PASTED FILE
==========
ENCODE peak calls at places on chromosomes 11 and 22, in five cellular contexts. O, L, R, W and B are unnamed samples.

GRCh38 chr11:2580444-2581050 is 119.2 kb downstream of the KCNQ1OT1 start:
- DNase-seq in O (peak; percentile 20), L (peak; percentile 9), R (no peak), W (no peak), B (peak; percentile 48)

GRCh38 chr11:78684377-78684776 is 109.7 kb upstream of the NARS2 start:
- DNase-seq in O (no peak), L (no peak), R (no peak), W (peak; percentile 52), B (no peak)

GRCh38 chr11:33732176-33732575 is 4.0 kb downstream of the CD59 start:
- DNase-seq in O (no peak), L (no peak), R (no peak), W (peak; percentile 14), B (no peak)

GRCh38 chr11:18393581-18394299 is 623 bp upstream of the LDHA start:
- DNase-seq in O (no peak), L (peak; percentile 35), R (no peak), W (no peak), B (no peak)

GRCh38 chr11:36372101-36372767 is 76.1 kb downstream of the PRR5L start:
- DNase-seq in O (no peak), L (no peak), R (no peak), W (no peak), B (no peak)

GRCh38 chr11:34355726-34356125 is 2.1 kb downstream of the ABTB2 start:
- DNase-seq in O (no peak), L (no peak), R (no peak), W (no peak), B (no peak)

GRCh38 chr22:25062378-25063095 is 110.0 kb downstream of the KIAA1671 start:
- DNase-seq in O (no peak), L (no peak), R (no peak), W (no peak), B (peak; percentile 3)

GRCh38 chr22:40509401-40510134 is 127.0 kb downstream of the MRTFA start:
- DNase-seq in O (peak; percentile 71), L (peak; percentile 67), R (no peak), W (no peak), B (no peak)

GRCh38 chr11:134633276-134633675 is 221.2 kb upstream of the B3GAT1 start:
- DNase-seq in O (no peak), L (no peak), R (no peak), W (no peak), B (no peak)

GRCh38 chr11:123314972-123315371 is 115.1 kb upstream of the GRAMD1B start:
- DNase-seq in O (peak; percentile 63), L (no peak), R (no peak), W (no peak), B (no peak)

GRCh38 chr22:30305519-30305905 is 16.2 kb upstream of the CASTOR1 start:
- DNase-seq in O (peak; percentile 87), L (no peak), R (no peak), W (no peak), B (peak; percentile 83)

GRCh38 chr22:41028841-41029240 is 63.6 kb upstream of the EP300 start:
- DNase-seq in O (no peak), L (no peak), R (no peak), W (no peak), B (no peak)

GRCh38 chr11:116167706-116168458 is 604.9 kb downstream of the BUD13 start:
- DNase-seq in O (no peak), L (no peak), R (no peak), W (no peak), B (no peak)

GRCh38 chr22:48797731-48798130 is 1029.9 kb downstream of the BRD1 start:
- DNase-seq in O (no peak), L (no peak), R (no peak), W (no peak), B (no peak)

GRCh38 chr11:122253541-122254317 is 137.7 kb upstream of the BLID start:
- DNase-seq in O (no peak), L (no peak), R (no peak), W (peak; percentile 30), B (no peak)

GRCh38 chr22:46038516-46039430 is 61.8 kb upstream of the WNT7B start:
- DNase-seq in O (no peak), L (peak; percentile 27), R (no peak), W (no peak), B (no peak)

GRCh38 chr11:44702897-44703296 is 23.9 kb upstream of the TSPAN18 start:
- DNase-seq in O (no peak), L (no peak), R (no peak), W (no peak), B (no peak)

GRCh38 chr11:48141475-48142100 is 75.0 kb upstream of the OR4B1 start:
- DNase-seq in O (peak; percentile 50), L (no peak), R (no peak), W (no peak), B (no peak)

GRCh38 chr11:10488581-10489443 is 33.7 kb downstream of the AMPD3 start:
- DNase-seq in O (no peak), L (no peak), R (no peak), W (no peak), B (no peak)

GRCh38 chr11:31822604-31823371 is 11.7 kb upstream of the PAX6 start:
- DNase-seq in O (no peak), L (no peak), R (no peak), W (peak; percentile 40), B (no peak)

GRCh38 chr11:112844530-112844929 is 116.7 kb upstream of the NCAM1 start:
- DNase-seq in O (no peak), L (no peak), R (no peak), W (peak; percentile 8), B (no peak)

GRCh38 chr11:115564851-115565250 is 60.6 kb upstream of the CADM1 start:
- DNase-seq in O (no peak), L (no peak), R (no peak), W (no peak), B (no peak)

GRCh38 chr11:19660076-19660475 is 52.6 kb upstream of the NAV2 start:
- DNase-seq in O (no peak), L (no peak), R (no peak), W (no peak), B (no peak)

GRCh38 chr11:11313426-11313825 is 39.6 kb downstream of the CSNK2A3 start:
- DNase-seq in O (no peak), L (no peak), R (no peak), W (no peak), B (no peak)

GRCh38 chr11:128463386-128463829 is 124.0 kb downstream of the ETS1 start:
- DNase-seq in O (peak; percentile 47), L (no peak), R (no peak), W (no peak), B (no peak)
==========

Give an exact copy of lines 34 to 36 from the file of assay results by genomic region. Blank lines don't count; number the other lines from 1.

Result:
GRCh38 chr11:44702897-44703296 is 23.9 kb upstream of the TSPAN18 start:
- DNase-seq in O (no peak), L (no peak), R (no peak), W (no peak), B (no peak)

GRCh38 chr11:48141475-48142100 is 75.0 kb upstream of the OR4B1 start: